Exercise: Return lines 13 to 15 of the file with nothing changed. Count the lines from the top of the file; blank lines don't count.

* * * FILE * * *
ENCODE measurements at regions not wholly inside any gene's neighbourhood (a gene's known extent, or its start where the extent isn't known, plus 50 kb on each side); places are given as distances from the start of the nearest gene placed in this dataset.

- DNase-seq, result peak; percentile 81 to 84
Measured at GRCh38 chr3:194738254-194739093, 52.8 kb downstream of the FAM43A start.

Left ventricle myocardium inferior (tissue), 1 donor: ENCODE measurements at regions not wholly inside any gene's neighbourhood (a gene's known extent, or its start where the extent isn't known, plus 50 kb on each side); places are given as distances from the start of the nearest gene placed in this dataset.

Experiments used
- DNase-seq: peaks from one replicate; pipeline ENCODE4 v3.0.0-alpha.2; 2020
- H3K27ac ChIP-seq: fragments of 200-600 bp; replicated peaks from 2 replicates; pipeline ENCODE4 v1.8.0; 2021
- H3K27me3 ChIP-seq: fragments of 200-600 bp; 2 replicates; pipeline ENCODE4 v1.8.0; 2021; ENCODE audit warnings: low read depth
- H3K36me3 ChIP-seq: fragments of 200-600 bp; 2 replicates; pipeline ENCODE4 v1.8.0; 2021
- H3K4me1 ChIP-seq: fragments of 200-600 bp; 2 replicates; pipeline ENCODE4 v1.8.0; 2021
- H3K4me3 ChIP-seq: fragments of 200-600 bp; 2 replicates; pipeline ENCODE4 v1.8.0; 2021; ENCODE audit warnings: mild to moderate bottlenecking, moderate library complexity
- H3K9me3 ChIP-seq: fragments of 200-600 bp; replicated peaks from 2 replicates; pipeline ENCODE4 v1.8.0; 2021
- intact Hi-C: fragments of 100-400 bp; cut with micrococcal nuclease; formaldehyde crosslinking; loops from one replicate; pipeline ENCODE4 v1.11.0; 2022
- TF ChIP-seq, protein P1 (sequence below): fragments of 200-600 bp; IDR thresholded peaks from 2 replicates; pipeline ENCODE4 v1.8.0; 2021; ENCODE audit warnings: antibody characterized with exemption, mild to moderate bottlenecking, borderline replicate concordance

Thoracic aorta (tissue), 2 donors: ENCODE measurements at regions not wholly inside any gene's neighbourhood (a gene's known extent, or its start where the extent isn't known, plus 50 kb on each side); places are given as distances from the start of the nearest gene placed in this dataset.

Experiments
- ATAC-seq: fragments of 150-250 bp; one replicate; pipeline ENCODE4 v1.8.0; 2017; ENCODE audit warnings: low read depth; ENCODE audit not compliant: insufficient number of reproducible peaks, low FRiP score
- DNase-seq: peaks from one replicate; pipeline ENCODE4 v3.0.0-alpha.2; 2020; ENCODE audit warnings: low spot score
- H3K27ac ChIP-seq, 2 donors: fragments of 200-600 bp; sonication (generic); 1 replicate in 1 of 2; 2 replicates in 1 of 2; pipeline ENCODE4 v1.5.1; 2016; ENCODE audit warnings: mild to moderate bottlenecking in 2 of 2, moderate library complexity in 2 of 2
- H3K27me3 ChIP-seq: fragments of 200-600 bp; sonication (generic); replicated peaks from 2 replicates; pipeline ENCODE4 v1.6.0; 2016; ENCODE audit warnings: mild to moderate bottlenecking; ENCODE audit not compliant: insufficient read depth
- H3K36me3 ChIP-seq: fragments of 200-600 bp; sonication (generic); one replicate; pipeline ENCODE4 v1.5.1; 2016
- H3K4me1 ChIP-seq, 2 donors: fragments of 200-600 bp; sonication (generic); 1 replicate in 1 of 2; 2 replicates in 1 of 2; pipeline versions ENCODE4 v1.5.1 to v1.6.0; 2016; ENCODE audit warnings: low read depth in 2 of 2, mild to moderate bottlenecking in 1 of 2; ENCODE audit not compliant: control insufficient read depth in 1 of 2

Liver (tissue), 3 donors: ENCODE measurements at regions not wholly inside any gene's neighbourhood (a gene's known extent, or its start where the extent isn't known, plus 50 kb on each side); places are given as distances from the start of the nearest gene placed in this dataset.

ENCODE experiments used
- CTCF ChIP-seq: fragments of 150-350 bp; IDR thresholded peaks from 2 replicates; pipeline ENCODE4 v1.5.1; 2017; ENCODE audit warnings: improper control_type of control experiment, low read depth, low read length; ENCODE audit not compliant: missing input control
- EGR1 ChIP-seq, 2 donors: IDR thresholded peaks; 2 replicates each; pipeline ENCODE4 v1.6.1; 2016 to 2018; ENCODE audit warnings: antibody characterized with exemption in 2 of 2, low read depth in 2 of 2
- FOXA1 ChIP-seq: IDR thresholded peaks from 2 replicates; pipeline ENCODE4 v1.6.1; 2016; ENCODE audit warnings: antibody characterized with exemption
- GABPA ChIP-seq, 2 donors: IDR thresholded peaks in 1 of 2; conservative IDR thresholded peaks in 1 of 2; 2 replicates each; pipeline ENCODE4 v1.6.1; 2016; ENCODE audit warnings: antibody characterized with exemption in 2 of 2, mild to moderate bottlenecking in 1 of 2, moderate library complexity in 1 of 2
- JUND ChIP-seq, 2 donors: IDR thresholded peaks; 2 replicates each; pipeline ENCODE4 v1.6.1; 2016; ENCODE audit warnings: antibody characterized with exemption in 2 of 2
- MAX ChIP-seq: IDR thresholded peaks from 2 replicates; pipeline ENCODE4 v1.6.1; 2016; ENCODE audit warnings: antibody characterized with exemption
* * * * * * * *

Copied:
- intact Hi-C: fragments of 100-400 bp; cut with micrococcal nuclease; formaldehyde crosslinking; loops from one replicate; pipeline ENCODE4 v1.11.0; 2022
- TF ChIP-seq, protein P1 (sequence below): fragments of 200-600 bp; IDR thresholded peaks from 2 replicates; pipeline ENCODE4 v1.8.0; 2021; ENCODE audit warnings: antibody characterized with exemption, mild to moderate bottlenecking, borderline replicate concordance

Thoracic aorta (tissue), 2 donors: ENCODE measurements at regions not wholly inside any gene's neighbourhood (a gene's known extent, or its start where the extent isn't known, plus 50 kb on each side); places are given as distances from the start of the nearest gene placed in this dataset.